Tanuvasa wants equality

Youth & Careers

MAPUSAGA Tanuvasa has seen the realities of inequity and exclusion up close and personal.
His mother has a degree and after many years of hard work, she did not get promoted to be a manager until recently.
So it is not entirely surprising that Mapusaga decided to pursue a law degree at the University of PNG.
This year, his fourth and final of study, he was given an opportunity to pursue gender equity, oppose discrimination and influence campus life.
He was one of 35 UPNG students and staff invited to form a committee to develop the Gender Equity and Social Inclusion (GESI) policy and mechanisms for it to be enforced.
The committee researched international best practices and drafted a policy specific to the UPNG context.
Committee members were tasked to work on specific sections of the policy, including disability, workplace harassment, gender-based violence, sexual harassment, and safety and security.
The University of Papua New Guinea policy, developed with support by the PNG-Australia Partnership, has the full backing of the university’s executive and is expected to be finalised in early 2020.
In June, Vice-Chancellor Professor Frank Griffin said women and men needed to work side-by-side.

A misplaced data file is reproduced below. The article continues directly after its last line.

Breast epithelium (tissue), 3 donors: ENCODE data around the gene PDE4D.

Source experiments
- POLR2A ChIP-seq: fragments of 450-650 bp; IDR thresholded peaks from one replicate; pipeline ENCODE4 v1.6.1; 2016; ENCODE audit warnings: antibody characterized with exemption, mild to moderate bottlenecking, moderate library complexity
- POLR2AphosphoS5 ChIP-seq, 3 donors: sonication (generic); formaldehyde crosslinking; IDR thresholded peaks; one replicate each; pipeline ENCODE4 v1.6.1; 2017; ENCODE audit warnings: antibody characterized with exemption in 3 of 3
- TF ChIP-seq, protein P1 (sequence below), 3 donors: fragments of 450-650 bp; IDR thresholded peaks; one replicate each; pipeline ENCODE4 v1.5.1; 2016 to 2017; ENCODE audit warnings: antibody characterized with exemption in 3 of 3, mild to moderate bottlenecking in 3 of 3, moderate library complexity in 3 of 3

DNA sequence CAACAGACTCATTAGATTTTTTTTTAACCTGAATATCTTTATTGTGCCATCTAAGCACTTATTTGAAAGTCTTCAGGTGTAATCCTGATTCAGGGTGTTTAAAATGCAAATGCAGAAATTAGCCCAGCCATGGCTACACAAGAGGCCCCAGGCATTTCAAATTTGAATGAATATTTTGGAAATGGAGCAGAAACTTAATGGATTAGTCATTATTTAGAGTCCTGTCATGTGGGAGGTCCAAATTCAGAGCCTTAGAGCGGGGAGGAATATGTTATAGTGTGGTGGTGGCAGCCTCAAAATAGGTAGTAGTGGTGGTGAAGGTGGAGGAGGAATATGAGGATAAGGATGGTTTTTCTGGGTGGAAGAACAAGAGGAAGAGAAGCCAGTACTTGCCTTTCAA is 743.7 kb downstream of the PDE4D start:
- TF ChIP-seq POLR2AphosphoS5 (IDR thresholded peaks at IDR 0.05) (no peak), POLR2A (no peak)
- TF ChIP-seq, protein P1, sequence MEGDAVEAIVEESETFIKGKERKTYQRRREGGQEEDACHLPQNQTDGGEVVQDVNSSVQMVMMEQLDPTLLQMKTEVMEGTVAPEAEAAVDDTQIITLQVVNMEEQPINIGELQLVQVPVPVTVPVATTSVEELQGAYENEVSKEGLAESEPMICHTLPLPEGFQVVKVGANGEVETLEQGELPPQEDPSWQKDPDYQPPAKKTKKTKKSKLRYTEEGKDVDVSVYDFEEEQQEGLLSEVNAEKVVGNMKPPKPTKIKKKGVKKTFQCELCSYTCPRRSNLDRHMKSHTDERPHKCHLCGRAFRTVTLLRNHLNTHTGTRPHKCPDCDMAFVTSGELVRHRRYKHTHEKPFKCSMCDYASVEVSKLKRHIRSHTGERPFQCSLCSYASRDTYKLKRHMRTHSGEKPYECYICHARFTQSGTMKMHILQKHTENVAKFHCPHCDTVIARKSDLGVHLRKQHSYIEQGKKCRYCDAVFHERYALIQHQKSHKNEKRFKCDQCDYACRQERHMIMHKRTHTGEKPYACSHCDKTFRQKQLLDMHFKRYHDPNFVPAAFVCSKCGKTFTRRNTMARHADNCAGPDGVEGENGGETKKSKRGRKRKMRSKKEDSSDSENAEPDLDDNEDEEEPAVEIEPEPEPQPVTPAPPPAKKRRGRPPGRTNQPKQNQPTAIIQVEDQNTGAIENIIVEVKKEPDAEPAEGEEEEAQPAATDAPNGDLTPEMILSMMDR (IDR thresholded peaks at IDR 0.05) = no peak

“Working together allows the country to move in a direction where gender equity and gender equality will become more prominent in the years to come,” Griffin said. “To be a free thinker, at the university level, it doesn’t matter if you are male or female.”
Mapusaga’s participation on the committee was an opportunity to promote equality and inclusion as a responsibility to be shouldered by all people.
He knows that now the policy is on paper, the hard work is in its implementation, which will address the issues of today and improve life for future students.
“The GESI policy must be implemented,” he said.
“I don’t think about what I would do tomorrow or next year.
“I think about what would happen for the future generations when they come into the university. What we need to change first and foremost is the mindset.”
He identified the lecturers as key influencers of student attitudes – viewing them as crucial advocates and allies for gender equity and social inclusion.
“Thousands of students pass through the university every year – thousands leave educated,” Mapusaga said.
“You can change the mind of thousands of people or more in your lifetime being a lecturer.”
Mapusaga can be proud of the role he has played in the promotion of gender equity and social inclusion.
“I’ve been writing about discrimination since my first year at UPNG.
“I don’t care if it takes me a year or many years, it’s something I want to keep pushing forward.”